Trump Nominees Still Control A Key Mine Safety Agency Well Into Biden’s Second Year

The power struggle inside a federal commission shows the real-world consequences of the Senate’s confirmation bottleneck.

Sixteen months into the Biden presidency, Republicans still effectively control a federal agency that oversees mine safety, frustrating miner advocates who say the Trump nominees will continue to hand down decisions friendly to mine operators.

Not many people outside the industry would be familiar with the Federal Mine Safety and Health Review Commission, an independent agency that reviews legal disputes stemming from citations and fines against mining companies. But the commission plays a crucial role in making sure workers come out of their mines alive, by interpreting health and safety law and seeing that it’s properly enforced by federal inspectors.

When the Mine Safety and Health Administration issues fines against a mine operator, the operator can appeal them to the commission. In general, a commission more aligned with operators than safety hawks is going to make it harder for inspectors to enforce the law aggressively.

The commission is supposed to have five sitting members who serve staggered terms and adjudicate cases as a panel. By tradition, the president’s party gets three members and the other party gets two. But right now, the agency only has three Senate-confirmed commissioners, with a 2-1 GOP majority. The two Republican members, William Althen and Marco Rajkovich, are longtime lawyers for mining companies.

The lone Democrat is Art Traynor, a union lawyer formerly with the United Mine Workers of America. President Joe Biden designated Traynor the commission’s chair, but Traynor can still be outvoted by his two GOP counterparts on contentious cases that set precedent. Such decisions can determine when a mine operator might be fined for safety violations, or when a miner is protected under the law for their safety activism.

“It’s not right to have a Democratic president and Republicans constituting the majority of the commission. For all miners in the U.S., these are extremely important positions.”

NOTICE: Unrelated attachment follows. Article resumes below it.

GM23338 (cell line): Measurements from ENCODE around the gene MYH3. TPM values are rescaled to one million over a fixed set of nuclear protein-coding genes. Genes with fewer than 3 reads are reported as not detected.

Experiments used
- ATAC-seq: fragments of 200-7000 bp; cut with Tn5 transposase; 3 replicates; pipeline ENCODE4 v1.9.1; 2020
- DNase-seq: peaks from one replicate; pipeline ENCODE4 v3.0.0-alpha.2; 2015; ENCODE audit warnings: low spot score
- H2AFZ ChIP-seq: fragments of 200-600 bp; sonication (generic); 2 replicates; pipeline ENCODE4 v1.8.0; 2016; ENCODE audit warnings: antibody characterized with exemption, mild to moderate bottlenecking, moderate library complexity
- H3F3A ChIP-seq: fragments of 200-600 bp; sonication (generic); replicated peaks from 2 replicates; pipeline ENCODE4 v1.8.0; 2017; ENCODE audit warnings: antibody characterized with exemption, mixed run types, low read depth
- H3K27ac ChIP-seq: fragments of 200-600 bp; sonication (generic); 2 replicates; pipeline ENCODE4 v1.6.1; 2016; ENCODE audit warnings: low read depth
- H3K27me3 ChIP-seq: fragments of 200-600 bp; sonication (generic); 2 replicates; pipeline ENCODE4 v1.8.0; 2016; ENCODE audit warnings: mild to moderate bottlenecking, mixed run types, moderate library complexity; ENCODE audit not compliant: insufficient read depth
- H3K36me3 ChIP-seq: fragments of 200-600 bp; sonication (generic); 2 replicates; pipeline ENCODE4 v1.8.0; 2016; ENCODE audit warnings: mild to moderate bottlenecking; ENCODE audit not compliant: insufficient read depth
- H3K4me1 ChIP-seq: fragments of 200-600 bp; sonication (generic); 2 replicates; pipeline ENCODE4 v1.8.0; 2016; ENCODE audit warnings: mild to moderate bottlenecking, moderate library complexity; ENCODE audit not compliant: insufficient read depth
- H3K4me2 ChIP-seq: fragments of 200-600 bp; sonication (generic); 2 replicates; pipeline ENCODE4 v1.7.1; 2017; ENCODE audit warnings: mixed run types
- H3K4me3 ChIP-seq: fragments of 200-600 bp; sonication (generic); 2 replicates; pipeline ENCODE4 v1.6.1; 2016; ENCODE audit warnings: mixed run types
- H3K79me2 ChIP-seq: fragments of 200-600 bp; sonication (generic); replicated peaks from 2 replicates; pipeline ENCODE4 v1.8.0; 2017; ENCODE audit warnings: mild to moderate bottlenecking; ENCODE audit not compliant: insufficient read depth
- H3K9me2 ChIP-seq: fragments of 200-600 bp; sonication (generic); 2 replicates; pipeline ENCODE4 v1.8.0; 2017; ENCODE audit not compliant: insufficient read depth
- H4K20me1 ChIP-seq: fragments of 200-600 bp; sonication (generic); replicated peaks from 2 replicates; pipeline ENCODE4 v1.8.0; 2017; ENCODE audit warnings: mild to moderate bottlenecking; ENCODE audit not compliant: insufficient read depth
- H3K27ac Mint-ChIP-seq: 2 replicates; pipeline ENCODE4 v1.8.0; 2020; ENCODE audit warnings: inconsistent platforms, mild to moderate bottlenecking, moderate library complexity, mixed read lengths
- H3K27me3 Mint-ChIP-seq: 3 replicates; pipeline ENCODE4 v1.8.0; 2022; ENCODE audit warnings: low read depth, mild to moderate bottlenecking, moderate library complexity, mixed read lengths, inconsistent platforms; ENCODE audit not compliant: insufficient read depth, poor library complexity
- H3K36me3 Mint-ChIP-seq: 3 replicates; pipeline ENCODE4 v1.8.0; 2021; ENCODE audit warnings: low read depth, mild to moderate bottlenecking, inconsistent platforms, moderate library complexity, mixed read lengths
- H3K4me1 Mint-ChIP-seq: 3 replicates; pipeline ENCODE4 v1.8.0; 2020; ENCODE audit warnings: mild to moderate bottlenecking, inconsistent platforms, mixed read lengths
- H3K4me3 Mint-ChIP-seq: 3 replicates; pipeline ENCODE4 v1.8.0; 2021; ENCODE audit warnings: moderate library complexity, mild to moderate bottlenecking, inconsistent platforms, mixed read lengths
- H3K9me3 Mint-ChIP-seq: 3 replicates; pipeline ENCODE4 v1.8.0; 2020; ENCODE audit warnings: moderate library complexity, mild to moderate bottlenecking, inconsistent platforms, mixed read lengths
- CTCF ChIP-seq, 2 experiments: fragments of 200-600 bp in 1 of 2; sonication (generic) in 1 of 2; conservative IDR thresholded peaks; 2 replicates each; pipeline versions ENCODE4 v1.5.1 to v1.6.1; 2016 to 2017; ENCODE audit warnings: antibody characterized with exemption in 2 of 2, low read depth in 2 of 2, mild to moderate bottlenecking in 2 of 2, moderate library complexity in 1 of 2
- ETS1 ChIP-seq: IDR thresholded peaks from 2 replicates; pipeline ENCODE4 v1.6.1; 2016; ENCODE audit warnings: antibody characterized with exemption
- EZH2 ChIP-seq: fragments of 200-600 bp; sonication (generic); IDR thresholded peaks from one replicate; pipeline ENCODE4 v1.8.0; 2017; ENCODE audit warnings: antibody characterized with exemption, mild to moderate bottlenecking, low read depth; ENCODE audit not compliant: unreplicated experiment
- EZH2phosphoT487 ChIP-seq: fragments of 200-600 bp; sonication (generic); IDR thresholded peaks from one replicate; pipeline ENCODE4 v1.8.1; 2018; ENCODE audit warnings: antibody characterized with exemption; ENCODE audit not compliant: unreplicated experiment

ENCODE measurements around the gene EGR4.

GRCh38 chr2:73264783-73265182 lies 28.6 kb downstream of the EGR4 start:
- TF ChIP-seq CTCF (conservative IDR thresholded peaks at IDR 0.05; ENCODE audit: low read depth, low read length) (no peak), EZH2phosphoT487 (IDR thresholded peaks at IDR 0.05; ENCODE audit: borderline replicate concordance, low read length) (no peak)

- Tony Oppegard, mine safety lawyer

The White House has put up two more nominees who, if confirmed, would fill all the commission’s seats and create the 3-2 Democratic majority expected under a Democratic president. Those nominees have cleared the Senate Committee on Health, Education, Labor and Pensions but still have not gotten a vote on the Senate floor.

Elections are supposed to determine the direction of federal policy, but lesser-known agencies like the mine commission often wind up rudderless for long stretches, said Max Stier, president of the Partnership for Public Service, a nonprofit that tracks presidential nominees. Stier said the Biden White House, like most recent administrations, has been slow to fill many roles (though not as slow as former President Donald Trump). He said much of the problem lies with the Senate.

“It’s a classic small pipe with too much being jammed through it,” he said. “It’s the agencies that don’t have the overall political pull that end up falling by the wayside.”

Tony Oppegard, a lawyer who represents miners in safety cases, said he has long viewed the commission as too favorable to operators. He was hoping the Democratic election victories in 2020 would change its complexion and lead to decisions that strengthen the law in miners’ favors. He noted that the commission shapes safety not just in coal mines but in metal and nonmetal mines across the country as well.

“It’s not right to have a Democratic president and Republicans constituting the majority of the commission,” said Oppegard, many of whose clients are safety whistleblowers. “For all miners in the U.S., these are extremely important positions, because they interpret the law of the [Mine Safety and Health Act] and all the intricacies of that law.”

An aide for Sen. Patty Murray (D-Wash.), who chairs the HELP committee, said she was pressing for a floor vote for the would-be commissioners.

“Senator Murray is pushing hard to confirm Mary Lu Jordan and T.J. Baker — two highly qualified nominees committed to mine workers’ safety — and believes there is simply no reason for any further delay,” the aide said in an email.

But even if the commission winds up with a Democratic majority, it might not last long.

All three of the current commissioners were appointed by the previous administration and confirmed by the then-GOP-controlled Senate as a group in 2019. But the Trump administration placed Traynor, the only Democrat, in the commission seat set to expire first, a move that could end up strengthening the GOP’s hold on the commission. Traynor’s seat comes open this August, while Althen and Rajkovich hold their seats until August 2024.

That means even if Democrats approve the two nominees awaiting a Senate vote, they would need to promptly reconfirm Traynor or install a new nominee in his place in order to avoid a 2-2 commission that might deadlock on cases by the end of the summer.